I attended a new supervisor training session a few years ago, and it left me with some strong feelings about how to run a supervisor training program. I think the way it’s traditionally been done is a poor method for teaching managers what they need to know, but I haven’t decided on the right combination of teaching tools/methods that would be most effective. The one thing I know for sure is that it needs to change.
I ran across this site recently and had to laugh. It is a common theme that I’ll get a call because I’m the “computer guy” in the family. With Teach Parents Tech you have the option of sending video links directly to those who need assistance. That allows you to indirectly teach your parents/grandparents/in laws/whoever how to do computer tasks from simple (changing your computer’s clock) to advanced (changing your email address).
Why can’t we do that?
Then I started thinking about other applications. What if you could do the same for your supervisors? What if there was a neat way like this to teach them the basic principles of good management? Would you use the tool?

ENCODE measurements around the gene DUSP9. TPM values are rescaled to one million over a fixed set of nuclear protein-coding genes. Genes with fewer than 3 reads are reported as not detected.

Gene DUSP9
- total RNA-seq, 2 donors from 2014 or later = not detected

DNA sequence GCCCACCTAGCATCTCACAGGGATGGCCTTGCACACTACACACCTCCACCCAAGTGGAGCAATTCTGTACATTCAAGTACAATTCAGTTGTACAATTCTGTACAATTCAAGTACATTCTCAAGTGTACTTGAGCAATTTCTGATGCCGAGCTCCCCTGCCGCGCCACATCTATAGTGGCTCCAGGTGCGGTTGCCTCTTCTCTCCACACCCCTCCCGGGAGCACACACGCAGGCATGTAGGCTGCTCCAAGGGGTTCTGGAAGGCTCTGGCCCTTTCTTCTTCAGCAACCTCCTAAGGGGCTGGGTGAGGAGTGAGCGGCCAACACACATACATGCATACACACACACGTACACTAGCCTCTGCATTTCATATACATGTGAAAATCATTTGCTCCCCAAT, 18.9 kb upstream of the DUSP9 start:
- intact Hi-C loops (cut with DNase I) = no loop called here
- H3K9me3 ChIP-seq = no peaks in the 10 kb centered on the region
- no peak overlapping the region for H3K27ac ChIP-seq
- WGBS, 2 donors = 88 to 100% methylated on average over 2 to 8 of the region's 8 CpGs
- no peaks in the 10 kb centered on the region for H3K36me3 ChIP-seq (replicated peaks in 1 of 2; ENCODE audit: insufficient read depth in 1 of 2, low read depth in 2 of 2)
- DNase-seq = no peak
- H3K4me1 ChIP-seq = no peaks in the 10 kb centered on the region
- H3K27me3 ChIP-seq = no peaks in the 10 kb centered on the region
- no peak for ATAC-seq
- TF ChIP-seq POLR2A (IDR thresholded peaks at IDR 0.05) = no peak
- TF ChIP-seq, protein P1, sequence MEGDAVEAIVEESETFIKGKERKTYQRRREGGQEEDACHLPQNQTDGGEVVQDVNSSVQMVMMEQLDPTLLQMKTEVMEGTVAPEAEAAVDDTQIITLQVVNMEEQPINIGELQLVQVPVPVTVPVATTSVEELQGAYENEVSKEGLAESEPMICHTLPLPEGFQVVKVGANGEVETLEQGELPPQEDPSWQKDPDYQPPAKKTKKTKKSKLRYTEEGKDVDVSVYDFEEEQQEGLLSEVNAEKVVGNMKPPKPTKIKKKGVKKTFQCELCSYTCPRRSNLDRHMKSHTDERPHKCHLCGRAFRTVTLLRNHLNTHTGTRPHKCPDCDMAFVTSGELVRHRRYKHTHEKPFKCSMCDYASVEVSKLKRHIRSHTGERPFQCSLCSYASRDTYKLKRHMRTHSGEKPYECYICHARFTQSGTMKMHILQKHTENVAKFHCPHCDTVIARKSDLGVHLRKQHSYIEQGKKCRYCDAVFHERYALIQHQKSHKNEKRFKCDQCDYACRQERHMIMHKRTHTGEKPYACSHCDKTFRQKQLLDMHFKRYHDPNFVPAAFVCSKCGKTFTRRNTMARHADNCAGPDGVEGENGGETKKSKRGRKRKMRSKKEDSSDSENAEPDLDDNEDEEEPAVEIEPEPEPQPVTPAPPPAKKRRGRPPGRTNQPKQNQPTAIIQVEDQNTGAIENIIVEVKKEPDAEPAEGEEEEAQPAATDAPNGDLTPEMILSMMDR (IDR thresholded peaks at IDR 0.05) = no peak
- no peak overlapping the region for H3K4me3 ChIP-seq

For instance, a new supervisor runs into a situation (giving feedback on poor performance, motivating employees in a slump, giving a presentation to senior management, etc.). They don’t have someone available to ask for help, so they pop onto the web and find the video that corresponds with that particular situation.
No, it’s not a perfect substitute for an in-person chat with someone who already knows how to do the task, but it’s better than going into the situation blind-folded. Just a little bit of preparation could go a long way in most instances.
A few situations I think would be neat to cover:
- How to give accurate, honest feedback
- Why documentation is essential
- The wide world of terminations
- Harassment, discrimination, and lawsuits, o my!
- Safety and security in the workplace
- How to train someone
- Coaching and mentoring your staff
- Building and managing teams
- Developing and pursuing a vision
- And tons more!
What do you think? Are there other scenarios that you think they run into on a daily basis that they could use some new supervisor training on?